Tag Archives: IDB

Can Health Education be Fun?

 

This blog post by Agustín Cáceres was originally posted on Inter-American Development Bank’s blog

When I was a child, my school days were sometimes fairly boring. Long classes, presentations, homework… Probably that is why, when I travelled to Chiapas (Mexico) to coordinate a number activities to educate almost 4,000 kids about healthy habits to prevent Neglected Tropical Diseases (NTDs), I only had one thing in mind: Let’s try to make it as fun as possible.

We arrived in the village of Huixtán, in an isolated area in the mountains of Chiapas, and we started setting up everything for a day full of activities. The students of the Benito Juárez Primary School watched us closely, realizing this would not be an average school day. State health workers dressed up to represent a larger than life water drop, hand, and soap bar welcomed students on the playground. The party had started.

In Chiapas, many children live under poor conditions: Illiteracy is 52.37 percent, many people lack access to potable water and sanitation, and many homes don’t have cement floors. Due to these conditions, more than 300,000 people, mostly members of indigenous communities, are at risk of contracting a Neglected Tropical Disease.

At 8 am, a team of health workers speaking in Tzeltal, one of the local indigenous languages, split the excited kids into groups. Younger students in first and second grades started the morning learning the basics of the SAFE strategy (Surgery, Antibiotics, Facial cleanliness and Environmental change). With the help of the larger than life representations of hand, soap, and water the health workers conducted a workshop on hand and face washing to prevent soil-transmitted helminthes and trachoma -a disease that can cause blindness, still present in rural communities of this Mexican state.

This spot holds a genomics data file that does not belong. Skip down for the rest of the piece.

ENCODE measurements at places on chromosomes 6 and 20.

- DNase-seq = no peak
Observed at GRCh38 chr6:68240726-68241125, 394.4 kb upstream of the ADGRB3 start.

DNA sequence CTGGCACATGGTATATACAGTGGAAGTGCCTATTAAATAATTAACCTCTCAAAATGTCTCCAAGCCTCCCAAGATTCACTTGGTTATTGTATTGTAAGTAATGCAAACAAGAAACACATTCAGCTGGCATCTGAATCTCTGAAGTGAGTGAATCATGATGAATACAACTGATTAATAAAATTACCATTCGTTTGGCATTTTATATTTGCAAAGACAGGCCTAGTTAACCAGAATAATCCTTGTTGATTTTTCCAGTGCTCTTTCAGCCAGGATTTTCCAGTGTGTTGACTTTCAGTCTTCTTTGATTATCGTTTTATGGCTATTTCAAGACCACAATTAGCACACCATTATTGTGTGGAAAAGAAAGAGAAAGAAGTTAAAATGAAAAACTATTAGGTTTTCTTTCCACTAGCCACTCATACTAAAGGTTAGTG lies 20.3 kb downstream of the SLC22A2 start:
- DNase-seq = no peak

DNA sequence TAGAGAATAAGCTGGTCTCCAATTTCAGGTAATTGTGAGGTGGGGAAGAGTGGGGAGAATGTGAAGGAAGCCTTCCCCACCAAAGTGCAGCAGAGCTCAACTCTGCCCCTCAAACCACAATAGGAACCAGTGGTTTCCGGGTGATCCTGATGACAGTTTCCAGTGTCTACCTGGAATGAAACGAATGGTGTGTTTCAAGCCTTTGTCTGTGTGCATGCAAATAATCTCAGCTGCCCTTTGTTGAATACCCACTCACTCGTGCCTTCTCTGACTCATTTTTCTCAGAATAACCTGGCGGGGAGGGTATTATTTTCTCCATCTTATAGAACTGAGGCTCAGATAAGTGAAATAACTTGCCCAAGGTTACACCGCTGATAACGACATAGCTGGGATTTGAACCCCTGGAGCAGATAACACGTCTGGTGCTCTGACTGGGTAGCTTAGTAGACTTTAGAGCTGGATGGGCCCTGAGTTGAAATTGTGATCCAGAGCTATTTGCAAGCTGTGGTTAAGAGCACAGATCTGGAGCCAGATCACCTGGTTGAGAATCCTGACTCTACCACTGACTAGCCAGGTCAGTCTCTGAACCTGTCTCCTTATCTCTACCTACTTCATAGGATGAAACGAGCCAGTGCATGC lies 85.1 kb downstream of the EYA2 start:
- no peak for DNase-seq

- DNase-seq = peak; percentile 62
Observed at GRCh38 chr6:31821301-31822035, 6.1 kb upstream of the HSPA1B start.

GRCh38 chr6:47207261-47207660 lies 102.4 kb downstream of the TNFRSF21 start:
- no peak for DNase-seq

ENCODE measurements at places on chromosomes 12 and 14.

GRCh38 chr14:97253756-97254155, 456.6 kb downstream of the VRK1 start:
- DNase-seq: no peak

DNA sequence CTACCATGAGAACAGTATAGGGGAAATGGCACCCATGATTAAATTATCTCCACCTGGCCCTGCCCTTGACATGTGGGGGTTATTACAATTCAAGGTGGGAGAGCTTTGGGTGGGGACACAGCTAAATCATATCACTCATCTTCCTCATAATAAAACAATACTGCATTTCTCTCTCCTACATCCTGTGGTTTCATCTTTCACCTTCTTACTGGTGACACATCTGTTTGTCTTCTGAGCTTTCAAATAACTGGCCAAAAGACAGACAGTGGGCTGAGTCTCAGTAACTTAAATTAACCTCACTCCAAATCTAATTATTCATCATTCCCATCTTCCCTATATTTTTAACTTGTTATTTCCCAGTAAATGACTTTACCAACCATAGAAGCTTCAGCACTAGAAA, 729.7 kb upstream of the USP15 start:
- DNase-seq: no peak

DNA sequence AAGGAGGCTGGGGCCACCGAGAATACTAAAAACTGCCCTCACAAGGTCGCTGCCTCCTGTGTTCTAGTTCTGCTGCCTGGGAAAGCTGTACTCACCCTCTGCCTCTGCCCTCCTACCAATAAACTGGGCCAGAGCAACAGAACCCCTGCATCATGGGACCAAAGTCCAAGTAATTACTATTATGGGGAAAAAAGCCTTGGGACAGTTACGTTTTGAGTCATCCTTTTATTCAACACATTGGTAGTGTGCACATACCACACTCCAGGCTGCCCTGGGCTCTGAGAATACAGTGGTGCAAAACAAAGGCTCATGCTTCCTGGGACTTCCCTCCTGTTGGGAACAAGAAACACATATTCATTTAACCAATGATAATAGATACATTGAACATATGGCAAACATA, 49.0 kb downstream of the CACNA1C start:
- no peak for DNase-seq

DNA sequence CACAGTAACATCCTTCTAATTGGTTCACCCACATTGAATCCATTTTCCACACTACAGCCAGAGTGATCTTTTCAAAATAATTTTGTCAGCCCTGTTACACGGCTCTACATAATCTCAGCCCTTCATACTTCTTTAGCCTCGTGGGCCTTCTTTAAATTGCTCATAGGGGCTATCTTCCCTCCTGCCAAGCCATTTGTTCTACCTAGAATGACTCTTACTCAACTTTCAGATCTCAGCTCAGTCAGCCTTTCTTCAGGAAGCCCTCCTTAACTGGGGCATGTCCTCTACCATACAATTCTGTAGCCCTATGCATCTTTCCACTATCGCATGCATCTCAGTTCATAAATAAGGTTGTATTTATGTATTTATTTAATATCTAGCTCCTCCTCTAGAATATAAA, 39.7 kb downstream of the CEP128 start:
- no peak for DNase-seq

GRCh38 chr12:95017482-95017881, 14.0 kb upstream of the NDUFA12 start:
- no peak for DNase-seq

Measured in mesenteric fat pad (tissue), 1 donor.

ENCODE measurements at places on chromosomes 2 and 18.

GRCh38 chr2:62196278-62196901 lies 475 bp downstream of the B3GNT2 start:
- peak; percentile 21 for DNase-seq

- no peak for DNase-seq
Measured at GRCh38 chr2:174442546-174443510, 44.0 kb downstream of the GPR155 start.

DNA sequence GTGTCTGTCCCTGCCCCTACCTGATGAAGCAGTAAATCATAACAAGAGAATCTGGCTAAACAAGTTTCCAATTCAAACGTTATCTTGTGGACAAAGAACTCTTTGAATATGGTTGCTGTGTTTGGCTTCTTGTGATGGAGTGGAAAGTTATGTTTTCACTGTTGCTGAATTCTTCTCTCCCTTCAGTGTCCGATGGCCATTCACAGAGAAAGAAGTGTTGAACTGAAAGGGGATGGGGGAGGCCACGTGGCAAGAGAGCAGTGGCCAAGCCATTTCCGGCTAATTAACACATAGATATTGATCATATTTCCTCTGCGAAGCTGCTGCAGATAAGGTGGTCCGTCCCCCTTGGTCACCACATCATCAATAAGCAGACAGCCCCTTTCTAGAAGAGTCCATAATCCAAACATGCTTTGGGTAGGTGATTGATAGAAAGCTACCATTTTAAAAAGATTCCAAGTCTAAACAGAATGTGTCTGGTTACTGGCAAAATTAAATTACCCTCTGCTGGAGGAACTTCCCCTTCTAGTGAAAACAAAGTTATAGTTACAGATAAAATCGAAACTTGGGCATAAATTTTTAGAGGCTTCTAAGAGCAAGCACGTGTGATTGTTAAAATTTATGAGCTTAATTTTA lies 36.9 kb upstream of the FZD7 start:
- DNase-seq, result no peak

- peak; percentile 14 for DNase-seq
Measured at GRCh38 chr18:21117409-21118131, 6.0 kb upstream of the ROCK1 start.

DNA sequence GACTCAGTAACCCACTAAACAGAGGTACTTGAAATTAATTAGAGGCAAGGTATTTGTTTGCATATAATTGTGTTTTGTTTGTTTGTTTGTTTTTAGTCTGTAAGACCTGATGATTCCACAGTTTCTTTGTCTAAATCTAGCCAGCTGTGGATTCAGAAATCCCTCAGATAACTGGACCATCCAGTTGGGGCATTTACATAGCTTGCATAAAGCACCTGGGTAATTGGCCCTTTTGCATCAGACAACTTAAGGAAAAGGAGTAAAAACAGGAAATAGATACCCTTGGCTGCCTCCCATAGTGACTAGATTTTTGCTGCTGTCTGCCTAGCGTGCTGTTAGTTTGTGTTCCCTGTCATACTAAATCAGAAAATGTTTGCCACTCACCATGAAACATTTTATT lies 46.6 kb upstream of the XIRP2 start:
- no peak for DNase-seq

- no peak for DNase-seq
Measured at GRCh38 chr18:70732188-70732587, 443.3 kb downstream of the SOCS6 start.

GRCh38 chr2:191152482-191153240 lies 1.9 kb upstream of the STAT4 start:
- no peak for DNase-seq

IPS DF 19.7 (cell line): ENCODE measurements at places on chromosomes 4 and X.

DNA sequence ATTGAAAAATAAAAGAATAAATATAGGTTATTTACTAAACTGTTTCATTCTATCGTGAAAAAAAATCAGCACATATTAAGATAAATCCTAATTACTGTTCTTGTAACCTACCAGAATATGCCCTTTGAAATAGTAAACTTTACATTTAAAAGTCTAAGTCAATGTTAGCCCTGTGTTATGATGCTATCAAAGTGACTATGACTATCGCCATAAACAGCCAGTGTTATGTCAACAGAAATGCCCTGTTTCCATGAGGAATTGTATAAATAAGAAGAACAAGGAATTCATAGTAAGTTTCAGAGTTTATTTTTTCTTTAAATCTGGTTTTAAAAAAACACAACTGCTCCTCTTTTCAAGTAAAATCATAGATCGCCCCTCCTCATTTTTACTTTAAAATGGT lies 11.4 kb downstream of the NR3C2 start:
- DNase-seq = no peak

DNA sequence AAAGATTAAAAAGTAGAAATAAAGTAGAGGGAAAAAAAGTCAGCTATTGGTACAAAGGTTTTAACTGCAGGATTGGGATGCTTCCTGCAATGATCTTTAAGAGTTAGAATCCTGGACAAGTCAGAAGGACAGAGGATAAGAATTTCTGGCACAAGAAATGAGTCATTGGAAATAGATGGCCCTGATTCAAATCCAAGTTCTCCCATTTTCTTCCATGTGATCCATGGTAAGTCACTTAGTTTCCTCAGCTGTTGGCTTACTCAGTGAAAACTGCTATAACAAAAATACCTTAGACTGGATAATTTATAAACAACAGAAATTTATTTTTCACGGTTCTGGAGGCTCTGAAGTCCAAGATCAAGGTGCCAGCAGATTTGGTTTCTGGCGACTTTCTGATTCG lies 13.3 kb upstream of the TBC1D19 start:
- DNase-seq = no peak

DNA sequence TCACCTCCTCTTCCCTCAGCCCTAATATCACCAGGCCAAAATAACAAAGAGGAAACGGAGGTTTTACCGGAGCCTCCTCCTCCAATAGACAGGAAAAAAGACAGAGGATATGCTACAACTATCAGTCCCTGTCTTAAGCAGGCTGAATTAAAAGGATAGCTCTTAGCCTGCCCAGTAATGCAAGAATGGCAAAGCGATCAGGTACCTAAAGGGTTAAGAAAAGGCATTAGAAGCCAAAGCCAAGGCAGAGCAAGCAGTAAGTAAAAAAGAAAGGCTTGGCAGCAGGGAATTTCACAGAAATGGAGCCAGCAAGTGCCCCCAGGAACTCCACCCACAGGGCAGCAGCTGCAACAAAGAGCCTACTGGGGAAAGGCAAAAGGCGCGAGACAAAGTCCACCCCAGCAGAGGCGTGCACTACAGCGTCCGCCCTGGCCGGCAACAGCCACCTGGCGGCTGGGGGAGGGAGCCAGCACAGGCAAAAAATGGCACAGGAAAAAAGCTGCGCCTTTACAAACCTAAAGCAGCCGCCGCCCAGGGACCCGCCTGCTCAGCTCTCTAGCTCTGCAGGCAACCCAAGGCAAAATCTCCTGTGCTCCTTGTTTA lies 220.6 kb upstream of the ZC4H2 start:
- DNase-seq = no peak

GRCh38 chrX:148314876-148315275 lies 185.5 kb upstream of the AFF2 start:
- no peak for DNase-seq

Meanwhile, fifth and sixth graders participated in presentations about these and other NTDs, including Chagas disease and leishmaniasis, conducted both in Spanish and Tzeltal. The students learned about the ways these diseases are transmitted, symptoms, and prevention measures such as identifying the tick responsible for transmitting the parasite that causes Chagas in their homes. Over 120 cases of this disease are diagnosed in Chiapas every year.

“We try to make learning about NTDs fun for the kids in these communities. We tailor the messages and the activities to the different age groups and to their cultural context” said Dr. Janet Morales, State Coordinator for Chagas and Leishmaniasis of the Chiapas Health Institute. “We believe that working with these kids is highly effective. While they are playing and having a good time, they learn about NTDs and then transmit all this information to their parents at home, educating their own communities”.